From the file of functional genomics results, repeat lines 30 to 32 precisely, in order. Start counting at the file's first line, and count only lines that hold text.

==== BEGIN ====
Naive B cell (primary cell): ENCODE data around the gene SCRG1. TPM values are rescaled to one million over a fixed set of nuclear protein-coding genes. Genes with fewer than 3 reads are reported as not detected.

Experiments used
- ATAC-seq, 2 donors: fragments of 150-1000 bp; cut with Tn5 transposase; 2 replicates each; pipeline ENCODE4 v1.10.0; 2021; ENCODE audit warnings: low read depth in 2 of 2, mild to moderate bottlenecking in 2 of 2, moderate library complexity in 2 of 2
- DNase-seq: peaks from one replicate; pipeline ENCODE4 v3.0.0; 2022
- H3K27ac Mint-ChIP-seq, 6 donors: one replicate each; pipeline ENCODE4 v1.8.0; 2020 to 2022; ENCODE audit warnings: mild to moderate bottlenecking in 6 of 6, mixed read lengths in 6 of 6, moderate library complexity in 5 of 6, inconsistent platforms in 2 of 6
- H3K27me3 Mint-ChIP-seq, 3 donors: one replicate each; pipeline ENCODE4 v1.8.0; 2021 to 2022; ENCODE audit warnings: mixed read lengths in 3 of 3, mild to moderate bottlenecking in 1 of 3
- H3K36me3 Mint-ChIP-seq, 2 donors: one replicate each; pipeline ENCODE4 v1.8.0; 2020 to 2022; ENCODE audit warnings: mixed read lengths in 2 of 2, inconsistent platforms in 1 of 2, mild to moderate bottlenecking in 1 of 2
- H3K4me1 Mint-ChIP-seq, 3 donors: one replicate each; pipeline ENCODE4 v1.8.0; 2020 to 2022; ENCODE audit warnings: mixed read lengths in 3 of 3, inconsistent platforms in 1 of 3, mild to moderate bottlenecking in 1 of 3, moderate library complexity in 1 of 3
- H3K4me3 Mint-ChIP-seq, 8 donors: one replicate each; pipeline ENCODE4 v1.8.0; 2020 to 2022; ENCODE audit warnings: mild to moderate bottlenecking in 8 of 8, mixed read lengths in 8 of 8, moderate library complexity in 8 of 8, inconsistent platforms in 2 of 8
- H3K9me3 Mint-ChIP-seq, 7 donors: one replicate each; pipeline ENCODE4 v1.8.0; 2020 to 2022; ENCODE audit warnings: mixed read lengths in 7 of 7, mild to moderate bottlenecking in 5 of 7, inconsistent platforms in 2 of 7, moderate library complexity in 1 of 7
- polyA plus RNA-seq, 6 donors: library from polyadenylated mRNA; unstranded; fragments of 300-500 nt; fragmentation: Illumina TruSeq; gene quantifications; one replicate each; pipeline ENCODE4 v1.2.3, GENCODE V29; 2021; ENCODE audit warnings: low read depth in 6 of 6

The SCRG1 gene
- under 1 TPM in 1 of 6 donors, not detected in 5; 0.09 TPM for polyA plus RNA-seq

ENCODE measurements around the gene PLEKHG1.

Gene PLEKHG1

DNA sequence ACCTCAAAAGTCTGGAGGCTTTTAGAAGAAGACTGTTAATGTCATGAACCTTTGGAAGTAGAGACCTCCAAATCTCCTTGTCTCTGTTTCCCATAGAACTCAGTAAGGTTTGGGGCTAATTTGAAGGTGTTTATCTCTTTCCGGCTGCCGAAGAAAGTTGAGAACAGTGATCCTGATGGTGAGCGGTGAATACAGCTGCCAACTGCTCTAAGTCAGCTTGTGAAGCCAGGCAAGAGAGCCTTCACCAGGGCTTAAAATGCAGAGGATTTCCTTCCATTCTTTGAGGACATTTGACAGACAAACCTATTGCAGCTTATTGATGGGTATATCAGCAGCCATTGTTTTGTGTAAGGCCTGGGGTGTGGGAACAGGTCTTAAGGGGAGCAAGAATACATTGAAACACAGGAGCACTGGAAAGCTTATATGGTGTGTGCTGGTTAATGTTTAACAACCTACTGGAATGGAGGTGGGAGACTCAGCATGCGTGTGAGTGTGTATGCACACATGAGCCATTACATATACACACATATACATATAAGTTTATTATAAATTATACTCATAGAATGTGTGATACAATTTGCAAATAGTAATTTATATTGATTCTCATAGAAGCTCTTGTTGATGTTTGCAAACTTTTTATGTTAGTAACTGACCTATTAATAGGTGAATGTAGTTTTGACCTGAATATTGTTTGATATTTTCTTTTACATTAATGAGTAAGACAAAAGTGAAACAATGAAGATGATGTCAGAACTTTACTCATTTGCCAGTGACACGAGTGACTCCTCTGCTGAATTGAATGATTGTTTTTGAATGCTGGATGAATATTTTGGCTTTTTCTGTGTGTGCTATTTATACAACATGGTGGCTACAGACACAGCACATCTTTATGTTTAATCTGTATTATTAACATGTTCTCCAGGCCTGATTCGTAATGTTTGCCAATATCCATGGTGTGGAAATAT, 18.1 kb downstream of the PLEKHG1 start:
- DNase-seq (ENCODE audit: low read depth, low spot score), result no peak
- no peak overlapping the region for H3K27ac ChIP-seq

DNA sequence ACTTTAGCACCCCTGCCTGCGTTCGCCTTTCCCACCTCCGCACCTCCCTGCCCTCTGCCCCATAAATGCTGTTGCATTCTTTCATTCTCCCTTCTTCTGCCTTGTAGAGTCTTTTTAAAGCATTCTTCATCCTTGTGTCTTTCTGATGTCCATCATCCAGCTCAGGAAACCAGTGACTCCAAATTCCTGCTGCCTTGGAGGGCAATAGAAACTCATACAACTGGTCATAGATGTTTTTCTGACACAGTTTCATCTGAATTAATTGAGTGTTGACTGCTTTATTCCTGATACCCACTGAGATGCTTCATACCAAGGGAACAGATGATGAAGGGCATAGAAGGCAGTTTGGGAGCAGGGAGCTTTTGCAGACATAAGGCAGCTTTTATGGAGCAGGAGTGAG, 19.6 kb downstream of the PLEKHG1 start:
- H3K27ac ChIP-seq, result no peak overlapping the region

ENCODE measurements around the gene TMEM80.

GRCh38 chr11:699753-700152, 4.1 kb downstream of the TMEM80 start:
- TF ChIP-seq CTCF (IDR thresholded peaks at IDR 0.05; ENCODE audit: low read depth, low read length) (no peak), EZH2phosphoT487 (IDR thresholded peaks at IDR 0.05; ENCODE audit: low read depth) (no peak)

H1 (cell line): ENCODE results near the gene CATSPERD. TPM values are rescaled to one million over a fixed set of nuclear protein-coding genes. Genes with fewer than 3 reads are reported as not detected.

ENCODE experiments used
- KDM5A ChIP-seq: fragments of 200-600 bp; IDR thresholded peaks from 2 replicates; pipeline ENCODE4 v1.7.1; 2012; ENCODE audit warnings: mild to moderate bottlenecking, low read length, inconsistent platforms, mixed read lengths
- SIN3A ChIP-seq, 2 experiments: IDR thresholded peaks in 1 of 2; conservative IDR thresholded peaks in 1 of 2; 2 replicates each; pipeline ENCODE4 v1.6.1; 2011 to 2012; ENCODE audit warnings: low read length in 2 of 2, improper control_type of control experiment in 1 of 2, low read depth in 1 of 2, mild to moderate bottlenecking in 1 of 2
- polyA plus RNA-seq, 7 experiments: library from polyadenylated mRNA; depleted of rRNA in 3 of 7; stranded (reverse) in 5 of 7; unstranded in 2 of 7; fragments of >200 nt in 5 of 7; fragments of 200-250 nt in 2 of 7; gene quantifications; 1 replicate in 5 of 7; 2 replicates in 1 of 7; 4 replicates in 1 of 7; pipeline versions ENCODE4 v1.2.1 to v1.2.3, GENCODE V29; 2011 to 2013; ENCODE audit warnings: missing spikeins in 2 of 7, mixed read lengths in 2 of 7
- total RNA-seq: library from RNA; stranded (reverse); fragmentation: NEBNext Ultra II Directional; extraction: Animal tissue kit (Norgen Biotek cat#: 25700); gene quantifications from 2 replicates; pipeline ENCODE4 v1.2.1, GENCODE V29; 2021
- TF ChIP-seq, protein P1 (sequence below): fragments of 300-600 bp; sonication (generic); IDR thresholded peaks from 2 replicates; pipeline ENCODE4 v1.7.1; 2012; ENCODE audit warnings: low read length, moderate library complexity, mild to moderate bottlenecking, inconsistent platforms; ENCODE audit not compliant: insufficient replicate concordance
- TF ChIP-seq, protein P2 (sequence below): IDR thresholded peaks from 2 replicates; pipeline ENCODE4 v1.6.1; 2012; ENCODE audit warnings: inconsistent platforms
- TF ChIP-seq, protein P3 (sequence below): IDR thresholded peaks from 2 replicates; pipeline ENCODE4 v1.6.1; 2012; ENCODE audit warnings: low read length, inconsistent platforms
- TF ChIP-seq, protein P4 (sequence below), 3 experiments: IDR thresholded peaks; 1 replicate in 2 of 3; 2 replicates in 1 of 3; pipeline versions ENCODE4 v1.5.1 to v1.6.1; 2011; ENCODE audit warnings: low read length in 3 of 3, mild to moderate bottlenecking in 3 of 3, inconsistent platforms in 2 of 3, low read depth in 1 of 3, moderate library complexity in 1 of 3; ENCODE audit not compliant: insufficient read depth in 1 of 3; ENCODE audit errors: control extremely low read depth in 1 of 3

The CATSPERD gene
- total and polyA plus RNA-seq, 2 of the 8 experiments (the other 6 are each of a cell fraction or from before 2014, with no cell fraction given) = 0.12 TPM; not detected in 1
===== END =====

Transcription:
- TF ChIP-seq, protein P1 (sequence below): fragments of 300-600 bp; sonication (generic); IDR thresholded peaks from 2 replicates; pipeline ENCODE4 v1.7.1; 2012; ENCODE audit warnings: low read length, moderate library complexity, mild to moderate bottlenecking, inconsistent platforms; ENCODE audit not compliant: insufficient replicate concordance
- TF ChIP-seq, protein P2 (sequence below): IDR thresholded peaks from 2 replicates; pipeline ENCODE4 v1.6.1; 2012; ENCODE audit warnings: inconsistent platforms
- TF ChIP-seq, protein P3 (sequence below): IDR thresholded peaks from 2 replicates; pipeline ENCODE4 v1.6.1; 2012; ENCODE audit warnings: low read length, inconsistent platforms